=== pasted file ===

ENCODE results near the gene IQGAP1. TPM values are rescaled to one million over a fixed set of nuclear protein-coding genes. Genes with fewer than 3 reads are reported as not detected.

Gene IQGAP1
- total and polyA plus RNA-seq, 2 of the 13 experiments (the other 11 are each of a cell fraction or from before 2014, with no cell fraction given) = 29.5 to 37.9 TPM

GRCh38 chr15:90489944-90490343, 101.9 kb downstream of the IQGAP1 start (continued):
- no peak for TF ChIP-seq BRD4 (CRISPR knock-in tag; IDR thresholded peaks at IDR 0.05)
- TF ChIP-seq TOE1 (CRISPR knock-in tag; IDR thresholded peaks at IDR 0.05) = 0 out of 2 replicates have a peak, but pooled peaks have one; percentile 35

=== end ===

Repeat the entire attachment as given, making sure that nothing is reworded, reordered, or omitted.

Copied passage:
ENCODE results near the gene IQGAP1. TPM values are rescaled to one million over a fixed set of nuclear protein-coding genes. Genes with fewer than 3 reads are reported as not detected.

Gene IQGAP1
- total and polyA plus RNA-seq, 2 of the 13 experiments (the other 11 are each of a cell fraction or from before 2014, with no cell fraction given) = 29.5 to 37.9 TPM

GRCh38 chr15:90489944-90490343, 101.9 kb downstream of the IQGAP1 start (continued):
- no peak for TF ChIP-seq BRD4 (CRISPR knock-in tag; IDR thresholded peaks at IDR 0.05)
- TF ChIP-seq TOE1 (CRISPR knock-in tag; IDR thresholded peaks at IDR 0.05) = 0 out of 2 replicates have a peak, but pooled peaks have one; percentile 35